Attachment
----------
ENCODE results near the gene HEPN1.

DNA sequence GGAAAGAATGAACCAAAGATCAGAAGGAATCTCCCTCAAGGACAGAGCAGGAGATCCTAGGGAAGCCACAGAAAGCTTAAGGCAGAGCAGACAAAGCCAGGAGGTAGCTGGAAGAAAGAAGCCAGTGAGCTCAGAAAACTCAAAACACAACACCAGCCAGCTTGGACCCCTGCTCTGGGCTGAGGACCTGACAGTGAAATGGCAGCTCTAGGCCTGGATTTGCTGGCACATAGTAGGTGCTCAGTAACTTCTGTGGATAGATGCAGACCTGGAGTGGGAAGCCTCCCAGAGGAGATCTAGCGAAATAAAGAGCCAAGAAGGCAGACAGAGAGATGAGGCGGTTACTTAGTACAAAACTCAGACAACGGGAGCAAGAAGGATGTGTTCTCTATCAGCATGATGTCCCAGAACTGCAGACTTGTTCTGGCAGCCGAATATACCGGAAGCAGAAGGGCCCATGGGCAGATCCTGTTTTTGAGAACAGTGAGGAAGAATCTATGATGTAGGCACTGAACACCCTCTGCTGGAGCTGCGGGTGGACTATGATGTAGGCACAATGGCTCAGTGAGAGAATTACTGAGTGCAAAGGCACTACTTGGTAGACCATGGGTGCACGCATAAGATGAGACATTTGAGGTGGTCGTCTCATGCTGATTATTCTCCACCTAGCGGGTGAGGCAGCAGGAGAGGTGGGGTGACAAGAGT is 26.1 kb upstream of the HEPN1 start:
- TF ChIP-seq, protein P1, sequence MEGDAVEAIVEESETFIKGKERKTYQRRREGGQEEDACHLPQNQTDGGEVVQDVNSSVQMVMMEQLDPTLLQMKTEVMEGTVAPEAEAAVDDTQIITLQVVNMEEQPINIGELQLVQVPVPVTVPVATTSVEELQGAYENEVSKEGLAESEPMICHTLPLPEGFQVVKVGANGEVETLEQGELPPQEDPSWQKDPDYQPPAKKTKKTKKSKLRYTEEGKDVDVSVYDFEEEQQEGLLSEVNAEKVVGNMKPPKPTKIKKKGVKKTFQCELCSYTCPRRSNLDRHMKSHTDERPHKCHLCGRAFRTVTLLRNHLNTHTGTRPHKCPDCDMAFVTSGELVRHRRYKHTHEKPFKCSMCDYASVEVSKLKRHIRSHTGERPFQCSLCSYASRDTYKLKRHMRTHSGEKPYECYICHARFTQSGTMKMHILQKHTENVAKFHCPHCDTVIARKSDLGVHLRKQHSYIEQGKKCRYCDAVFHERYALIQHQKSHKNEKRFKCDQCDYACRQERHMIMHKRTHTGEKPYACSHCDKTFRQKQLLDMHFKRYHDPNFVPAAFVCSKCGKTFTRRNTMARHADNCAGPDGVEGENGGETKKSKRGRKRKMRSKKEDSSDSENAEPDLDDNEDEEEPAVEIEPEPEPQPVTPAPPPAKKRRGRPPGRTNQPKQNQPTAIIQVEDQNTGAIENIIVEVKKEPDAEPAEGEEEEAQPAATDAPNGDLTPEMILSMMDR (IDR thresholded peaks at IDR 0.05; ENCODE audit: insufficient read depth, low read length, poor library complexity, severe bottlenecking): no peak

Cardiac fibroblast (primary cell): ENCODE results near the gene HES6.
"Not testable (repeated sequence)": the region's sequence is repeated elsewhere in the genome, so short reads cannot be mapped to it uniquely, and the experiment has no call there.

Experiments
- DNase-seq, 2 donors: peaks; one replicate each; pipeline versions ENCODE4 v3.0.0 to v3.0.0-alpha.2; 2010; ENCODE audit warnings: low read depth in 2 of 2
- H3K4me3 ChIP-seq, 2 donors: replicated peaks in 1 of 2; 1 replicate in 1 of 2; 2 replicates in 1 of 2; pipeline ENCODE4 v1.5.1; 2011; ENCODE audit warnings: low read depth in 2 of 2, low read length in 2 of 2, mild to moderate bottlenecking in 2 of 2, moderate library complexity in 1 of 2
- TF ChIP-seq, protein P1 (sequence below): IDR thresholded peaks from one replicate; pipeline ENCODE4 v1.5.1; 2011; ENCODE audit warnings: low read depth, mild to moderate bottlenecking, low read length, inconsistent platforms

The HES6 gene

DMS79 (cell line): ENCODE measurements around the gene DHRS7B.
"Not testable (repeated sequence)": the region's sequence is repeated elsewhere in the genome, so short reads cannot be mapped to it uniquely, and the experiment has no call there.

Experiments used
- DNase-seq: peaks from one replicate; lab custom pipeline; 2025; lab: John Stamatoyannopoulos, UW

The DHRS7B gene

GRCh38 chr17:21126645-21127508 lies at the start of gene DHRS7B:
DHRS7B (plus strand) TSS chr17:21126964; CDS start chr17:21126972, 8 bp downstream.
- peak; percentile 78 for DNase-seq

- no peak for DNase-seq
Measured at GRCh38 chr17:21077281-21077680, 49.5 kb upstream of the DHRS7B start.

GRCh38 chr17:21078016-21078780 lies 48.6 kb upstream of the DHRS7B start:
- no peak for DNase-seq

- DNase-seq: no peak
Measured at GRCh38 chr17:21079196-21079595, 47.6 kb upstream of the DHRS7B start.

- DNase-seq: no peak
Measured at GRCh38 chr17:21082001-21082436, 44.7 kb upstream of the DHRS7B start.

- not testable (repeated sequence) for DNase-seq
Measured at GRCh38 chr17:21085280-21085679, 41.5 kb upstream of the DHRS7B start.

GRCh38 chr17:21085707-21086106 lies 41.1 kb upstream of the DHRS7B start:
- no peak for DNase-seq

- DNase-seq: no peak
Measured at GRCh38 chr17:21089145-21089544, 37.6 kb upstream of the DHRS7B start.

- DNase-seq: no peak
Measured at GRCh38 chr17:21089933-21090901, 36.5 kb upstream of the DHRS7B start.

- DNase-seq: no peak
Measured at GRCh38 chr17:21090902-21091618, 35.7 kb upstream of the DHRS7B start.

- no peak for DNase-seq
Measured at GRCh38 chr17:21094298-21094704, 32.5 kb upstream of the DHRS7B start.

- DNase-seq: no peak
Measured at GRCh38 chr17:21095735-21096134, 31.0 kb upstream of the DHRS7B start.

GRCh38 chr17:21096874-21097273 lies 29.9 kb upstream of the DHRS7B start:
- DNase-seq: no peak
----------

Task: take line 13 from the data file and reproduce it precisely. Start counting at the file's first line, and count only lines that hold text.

Experiments used